One of the biggest misconceptions about Roe v. Wade is that it ushered in an era of deeply divided, hyper-polarized opinions about abortion rights. Though an advocate for reproductive freedom, future Justice Ruth Bader Ginsburg famously called the landmark decision a "heavy-handed judicial intervention [that] was difficult to justify," a ruling that "appears to have provoked, not resolved, conflict."
But that's just not true.
Regardless of heated and occasionally violent opposition from radical pro-lifers, for most Americans, Roe led to a half-century of remarkably stable cultural consensus about how to balance the rights of women with the rights of fetuses or, as pro-lifers prefer, unborn children.
Roe held that the state could "could regulate (but not outlaw) abortions in the interests of the mother's health" in the second trimester of pregnancy and ban abortions only in the third trimester of pregnancy as a fetus developed more "potentiality of human life." Its successor case, Planned Parenthood v. Casey, affirmed a right to an abortion until a fetus became viable outside the womb.
Unlike slavery and civil rights, abortion is not an issue that lends itself to absolute moral clarity. There are obviously two sets of rights involved, but exactly when legal personhood for the fetus begins has always been contested, as seen in historic laws that banned abortion only after "quickening."
The cultural genius of Roe is that it created broad parameters that reflect how we think about pregnancy and abortion: At some point during gestation, the fetus becomes a person with a right to life and liberty, but drawing that line will always be a compromise and imprecise. Honest brokers on both sides of the abortion debate will acknowledge that the opposing side has a case.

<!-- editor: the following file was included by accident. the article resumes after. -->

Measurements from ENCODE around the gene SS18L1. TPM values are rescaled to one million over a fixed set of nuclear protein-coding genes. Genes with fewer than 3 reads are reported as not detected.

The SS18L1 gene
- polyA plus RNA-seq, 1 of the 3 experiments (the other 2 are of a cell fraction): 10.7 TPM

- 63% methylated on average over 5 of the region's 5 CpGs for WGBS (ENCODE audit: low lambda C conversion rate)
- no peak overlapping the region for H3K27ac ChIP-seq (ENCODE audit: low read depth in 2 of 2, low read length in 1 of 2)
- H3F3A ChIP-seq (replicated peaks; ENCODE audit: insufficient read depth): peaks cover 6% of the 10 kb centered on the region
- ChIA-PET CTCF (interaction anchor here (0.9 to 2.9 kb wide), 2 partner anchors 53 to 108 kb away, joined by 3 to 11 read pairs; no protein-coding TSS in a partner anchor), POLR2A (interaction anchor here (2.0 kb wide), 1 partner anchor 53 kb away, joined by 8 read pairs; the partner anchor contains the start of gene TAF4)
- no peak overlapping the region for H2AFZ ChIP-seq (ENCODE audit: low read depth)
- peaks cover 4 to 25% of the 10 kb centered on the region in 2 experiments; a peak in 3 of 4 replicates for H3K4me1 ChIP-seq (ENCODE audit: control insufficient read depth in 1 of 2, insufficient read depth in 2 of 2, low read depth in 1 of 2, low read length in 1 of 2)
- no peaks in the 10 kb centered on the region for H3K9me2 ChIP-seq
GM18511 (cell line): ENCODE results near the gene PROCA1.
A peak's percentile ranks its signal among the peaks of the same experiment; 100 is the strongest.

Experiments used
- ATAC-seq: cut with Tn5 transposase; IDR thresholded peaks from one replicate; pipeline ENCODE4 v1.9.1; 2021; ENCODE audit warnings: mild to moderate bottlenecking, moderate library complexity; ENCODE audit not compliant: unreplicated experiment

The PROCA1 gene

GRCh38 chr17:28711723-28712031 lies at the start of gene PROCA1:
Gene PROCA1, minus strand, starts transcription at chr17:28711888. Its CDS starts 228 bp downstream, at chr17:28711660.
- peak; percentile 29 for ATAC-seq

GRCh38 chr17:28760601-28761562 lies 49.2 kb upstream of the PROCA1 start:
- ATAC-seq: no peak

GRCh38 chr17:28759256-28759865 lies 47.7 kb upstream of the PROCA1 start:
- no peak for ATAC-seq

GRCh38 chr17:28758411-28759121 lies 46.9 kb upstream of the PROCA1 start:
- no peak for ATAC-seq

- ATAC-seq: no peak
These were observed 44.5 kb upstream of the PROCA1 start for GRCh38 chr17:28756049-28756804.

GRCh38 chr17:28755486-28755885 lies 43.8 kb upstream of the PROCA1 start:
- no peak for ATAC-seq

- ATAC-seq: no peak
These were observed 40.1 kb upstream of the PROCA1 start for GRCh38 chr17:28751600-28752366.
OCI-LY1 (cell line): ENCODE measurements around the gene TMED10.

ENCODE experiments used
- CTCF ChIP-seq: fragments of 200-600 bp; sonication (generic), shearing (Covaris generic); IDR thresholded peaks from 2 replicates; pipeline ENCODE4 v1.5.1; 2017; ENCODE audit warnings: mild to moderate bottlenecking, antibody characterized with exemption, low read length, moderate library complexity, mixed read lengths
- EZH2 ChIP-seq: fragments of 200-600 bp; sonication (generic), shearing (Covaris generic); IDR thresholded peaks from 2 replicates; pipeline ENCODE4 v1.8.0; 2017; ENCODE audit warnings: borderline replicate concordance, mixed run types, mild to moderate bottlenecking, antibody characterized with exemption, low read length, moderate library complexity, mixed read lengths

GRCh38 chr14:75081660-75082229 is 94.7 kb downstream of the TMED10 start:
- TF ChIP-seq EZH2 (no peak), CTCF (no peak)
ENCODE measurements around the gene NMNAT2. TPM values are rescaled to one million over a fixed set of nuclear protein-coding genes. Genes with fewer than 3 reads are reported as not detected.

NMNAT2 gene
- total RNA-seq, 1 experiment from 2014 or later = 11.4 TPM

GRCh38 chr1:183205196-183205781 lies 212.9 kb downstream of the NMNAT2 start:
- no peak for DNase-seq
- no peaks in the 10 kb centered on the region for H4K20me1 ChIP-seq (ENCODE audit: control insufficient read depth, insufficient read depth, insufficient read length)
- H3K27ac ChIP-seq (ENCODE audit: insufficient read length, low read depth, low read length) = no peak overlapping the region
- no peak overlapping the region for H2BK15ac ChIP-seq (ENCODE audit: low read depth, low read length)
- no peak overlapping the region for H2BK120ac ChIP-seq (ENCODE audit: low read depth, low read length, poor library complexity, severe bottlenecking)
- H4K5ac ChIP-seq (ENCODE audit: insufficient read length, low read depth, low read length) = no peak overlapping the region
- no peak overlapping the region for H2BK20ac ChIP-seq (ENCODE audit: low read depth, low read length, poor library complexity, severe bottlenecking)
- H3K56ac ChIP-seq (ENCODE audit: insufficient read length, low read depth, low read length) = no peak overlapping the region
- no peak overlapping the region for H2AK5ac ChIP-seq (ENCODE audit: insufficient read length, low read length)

Abortion policy is about creating a workable, pragmatic compromise that allows people to live their lives on their own terms and peaceably argue for their point of view. Ending Roe risks allowing states to outlaw abortion altogether—13 states have "trigger laws" that will automatically ban abortion if the decision is overturned—or to try and ban out-of-state travel for women seeking the procedure.
But individual freedom trumps federalism. Though abortion will never be a clear-cut issue, once we have broad societal agreement on how to delineate between the interests of the mother and the interests of the fetus, women across the country deserve basic protections for their bodily autonomy and privacy.
Overthrowing Roe and Casey would threaten that progress and broad consensus by stoking a new culture war in which states rush to ideological extremes that run roughshod over the rights of women or fetuses, depending on the state, some of which are already trying to restrict access to their residents' ability to receive or even fund abortions performed elsewhere.
Post-Roe America would be one with fewer rights and, likely, more political division. There's no perfect policy on abortion, but in 1973, the court struck a compromise that most Americans continue to endorse. That victory, I fear, is about to be undone.
Photo Credits: Lorie Shaull from St Paul, United States, CC BY-SA 2.0, via Wikimedia Commons; Ron Sachs/ZUMAPRESS/Newscom; Ms. magazine, CC BY-SA 4.0, via Wikimedia Commons; Keiko Hiromi/Polaris/Newscom.
Music Credits: "Rebreather," by J-A-V-A via Artlist.
Written and narrated by Nick Gillespie. Edited by Regan Taylor.